Singapore Media Watch

Wednesday, October 25, 2006

Editorial Review: More safety nets for retrenched workers

Singaporeans were shocked by the suicide of a middle-aged Chinese man on Wednesday night. Apparently, he was driven to desperation by poverty and mounting debts.

46-year-old Tan Jee Suan had died after falling off the platform at the Chinese Garden station on Tuesday.

Members of the public had been coming to Mr Tan's wake since Wednesday and many were seen offering financial assistance to Mr Tan's wife and children.

The funeral operator is also offering his services for free. Mr Tan had been an odd job labourer, while his wife works in an electronics factory earning only $500 a month.

The children's schools and the Member of Parliament of the constituency where the family lives have assured the family that they will receive whatever assistance they need.

While we applaud Singaporeans for their compassion and generosity, questions must be raised on why this tragedy is allowed to happen. Are there many other undiscovered Singaporeans in dire straits like Mr Tan out there?

According to newspaper reports, Mr Tan was retrenched a few months ago and had difficulties finding a job. He has no money to pay his household expenses, see a doctor when he is ill and has mounting utility bills amounting to SS$1000.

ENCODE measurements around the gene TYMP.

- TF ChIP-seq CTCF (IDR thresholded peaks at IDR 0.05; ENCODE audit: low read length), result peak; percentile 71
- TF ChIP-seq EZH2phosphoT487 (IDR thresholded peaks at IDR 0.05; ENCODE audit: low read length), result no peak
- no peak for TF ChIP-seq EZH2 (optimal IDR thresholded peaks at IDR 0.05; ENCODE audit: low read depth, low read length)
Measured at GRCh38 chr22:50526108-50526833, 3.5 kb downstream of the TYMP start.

It is debatable if another person in Mr Tan's shoes would have done the same thing as him. Mr Tan may be suffering from depression which can cause one to harbor suicide tendencies.

Had Mr Tan seen a doctor earlier, his condition may be detected and appropriate treatment would be started which could have prevented an unnecessary death.

Globalization and the influx of foreign workers had hit the hardest at the lower-income group. Bereft of a higher education or special skills, they are in a precarious situation in an unstable job market where employers can recruit or sack any worker at will without paying any penalty.

CPF was meant to be a form of social security for Singaporeans in old age. Part of our CPF is channeled towards Medisave which we can tap on for hospitalization bills. However, none of this can be used in the event of a retrenchment and medisave cannot be utilized to pay for outpatient consultations other than chronic medical conditions like diabetes.

According to financial consultants, we need to keep a minimum of six months' salary in the bank to guard ourselves against any potentially economic disruptive events in life such as retrenchment and illness.

How many Singaporeans are aware of this? Prevention is better than cure. The government should pre-empt this by providing free financial counseling to all Singaporeans to be spearheaded by their employers.

This should include teaching them to spend within their means, to save regularly for rainy days and the avenues available for them to seek help should they be retrenched or encounter any financial difficulties.